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Suicide bomber blew up Bulgaria airport bus
BURGAS, Bulgaria |
BURGAS, Bulgaria (Reuters) - A suicide bomber carried out the attack that killed eight people in a bus transporting Israeli tourists in Bulgaria, the country's interior minister said on Thursday, and Israel accused Iranian-backed Hezbollah militants of responsibility.
Video surveillance in front of the airport and the investigation showed the bomber could not be distinguished among arriving Israeli tourists, Interior Minister Tsvetan Tsvetanov said at the airport of Burgas, on Bulgaria's Black Sea coast.
"We have established there was a person who was a suicide bomber in this attack (on Wednesday). This person had a fake driving license from the United States, from the state of Michigan," Tsvetanov told reporters.
"He looked like anyone else - a normal person with Bermuda shorts and a backpack," he said.
Special forces had managed to obtain DNA samples from the fingers of the bomber and were now checking databases in an attempt to identify him, Tsvetanov said. Bulgarian security services had received no indications of a pending attack.
Tsvetanov said eight people were killed in the attack including the Bulgarian driver of the bus and the bomber. The Israeli foreign ministry said it could confirm that five Israelis were killed.
The tourists had arrived in Bulgaria on a charter flight from Israel and were on the bus in the airport car park when the blast tore through the double-decker. Body parts were strewn across the ground, mangled metal hung from the bus's ripped roof and black smoke billowed over the airport.
On Thursday, the airport in Burgas - a city of some 200,000 people at the center of a string of seaside resorts - remained closed and police prevented people from approaching.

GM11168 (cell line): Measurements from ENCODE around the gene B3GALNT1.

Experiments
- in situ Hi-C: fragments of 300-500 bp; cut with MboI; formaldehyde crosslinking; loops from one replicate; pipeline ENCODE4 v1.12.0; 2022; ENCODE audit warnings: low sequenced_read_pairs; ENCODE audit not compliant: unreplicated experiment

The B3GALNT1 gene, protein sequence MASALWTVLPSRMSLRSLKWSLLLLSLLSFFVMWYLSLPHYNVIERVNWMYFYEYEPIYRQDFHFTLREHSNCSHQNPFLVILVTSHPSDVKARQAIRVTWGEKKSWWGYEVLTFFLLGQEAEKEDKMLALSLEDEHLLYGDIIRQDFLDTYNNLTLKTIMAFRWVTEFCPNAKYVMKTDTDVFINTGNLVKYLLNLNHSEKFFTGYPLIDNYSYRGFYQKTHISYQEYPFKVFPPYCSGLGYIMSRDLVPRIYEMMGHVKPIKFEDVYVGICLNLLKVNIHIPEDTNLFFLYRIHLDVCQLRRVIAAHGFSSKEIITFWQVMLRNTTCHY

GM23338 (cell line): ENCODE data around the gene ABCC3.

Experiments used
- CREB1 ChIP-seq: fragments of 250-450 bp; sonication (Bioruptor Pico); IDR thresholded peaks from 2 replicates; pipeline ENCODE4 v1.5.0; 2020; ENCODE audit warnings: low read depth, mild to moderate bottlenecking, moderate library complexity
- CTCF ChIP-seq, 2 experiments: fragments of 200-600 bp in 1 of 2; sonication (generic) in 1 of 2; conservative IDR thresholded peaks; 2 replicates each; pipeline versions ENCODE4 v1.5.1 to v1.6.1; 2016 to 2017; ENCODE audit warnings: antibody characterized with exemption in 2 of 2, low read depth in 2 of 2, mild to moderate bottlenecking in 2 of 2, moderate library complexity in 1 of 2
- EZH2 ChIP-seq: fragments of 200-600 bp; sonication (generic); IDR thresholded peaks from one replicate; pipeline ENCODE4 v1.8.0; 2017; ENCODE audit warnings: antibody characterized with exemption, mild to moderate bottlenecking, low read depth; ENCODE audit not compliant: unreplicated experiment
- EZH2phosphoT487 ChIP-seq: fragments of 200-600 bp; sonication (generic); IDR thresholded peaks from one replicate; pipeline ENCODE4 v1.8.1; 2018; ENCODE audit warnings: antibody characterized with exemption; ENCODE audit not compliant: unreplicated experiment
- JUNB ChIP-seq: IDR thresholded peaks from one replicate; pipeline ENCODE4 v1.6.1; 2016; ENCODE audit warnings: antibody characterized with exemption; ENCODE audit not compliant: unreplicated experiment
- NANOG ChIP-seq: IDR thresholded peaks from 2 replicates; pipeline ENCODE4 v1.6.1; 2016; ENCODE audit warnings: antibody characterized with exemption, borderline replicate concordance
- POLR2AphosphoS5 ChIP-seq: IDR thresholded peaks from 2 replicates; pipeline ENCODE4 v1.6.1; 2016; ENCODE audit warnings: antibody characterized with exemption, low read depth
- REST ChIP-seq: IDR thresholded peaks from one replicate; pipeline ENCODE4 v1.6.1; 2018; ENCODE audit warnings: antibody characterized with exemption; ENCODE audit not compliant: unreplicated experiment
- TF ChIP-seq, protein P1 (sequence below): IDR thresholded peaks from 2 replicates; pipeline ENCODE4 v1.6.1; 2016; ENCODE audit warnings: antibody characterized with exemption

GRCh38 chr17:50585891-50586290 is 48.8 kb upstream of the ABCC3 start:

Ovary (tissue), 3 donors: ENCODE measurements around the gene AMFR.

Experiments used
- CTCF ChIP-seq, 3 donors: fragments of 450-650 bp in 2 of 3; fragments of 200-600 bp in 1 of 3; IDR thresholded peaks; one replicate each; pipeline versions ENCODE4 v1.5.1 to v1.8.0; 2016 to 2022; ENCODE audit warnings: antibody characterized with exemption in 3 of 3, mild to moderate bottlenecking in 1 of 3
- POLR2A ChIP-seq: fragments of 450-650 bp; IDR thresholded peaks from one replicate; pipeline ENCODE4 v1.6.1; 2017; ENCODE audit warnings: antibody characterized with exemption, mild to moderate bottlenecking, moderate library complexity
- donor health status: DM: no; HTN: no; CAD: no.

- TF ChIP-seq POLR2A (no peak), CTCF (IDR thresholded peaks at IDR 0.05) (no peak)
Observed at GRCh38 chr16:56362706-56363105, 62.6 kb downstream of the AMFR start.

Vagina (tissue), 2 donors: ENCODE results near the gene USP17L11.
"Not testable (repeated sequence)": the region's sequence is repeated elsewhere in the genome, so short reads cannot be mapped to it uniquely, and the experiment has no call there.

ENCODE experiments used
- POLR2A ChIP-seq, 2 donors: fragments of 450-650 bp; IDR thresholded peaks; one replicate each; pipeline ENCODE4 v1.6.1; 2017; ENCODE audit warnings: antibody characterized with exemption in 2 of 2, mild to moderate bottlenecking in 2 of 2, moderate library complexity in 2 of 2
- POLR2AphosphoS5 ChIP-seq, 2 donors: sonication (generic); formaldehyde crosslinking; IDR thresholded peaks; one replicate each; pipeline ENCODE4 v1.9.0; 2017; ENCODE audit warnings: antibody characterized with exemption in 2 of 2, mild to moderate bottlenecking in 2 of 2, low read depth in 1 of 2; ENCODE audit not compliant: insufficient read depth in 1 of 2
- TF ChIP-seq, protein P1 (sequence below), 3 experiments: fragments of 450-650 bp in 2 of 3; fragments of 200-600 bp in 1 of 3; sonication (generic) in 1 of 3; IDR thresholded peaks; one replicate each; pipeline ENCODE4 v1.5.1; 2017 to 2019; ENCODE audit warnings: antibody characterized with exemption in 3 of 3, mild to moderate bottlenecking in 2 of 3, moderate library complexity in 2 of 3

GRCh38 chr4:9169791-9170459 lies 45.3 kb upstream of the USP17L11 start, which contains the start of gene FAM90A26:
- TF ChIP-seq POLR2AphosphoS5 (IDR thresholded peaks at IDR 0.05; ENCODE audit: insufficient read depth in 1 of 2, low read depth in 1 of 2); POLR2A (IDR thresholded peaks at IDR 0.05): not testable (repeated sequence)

Beyond the cordons, some 100 holidaymakers waited patiently for their planes but had been told they would be there until midnight. Officials were setting up portable toilets and tents for stranded travelers and Bulgaria's parliament opened with a one minute silence in memory of the bombing victims.
Israeli Defense Minister Ehud Barak said the Tehran-backed Lebanese Shi'ite Muslim group Hezbollah carried out the bombing. "The immediate executors are Hezbollah people, who of course have constant Iranian sponsorship," Barak told Israel Radio.
The blast occurred on the 18th anniversary of a bomb attack at the headquarters of Argentina's main Jewish organization that killed 85 people and the Argentine government blamed on Iran, which denied responsibility.
ISRAEL THREATENS 'POWERFUL REACTION'
Israeli Prime Minister Benjamin Netanyahu said Iran, the Jewish state's arch-enemy, was behind the attack and that "Israel will react powerfully against Iranian terror." There was no immediate Iranian reaction to the Israeli accusation.
Medical officials said two badly injured Israeli tourists were taken to hospitals in Bulgaria's capital Sofia. One woman was in intensive care with head and chest injuries and a man was in a critical state with burns covering 55 percent of his body.
About 30 lightly injured Israeli tourists were to be flown back to Israel later on Thursday.
Israeli officials had previously said that Bulgaria, a popular holiday destination for Israeli tourists, was vulnerable to attack by Islamist militants who could infiltrate via Turkey.
Israeli diplomats have been targeted in several countries in recent months by bombers who Israel said struck on behalf of Iran.
Although Tehran has denied involvement, some analysts believe it is trying to avenge the assassinations of several scientists from its nuclear programme that the Iranians have blamed on Israel and its Western allies.
Israel and Western powers fear Iran is working towards a nuclear bomb but it says its uranium enrichment work is strictly for peaceful ends. Both Israel and the United States have not ruled out military action against Iranian nuclear facilities.
"The attack is terrible and inexcusable," said German Foreign Minister Guido Westerwelle. "It is a time to act responsibly. We have no information of our own. We urge caution in starting to assign blame."
(Additional reporting by Tsvetelia Tsolova in Sofia, Maayan Lubell in Jerusalem and Madeline Chambers in Berlin; Writing by Sam Cage; Editing by Mark Heinrich)
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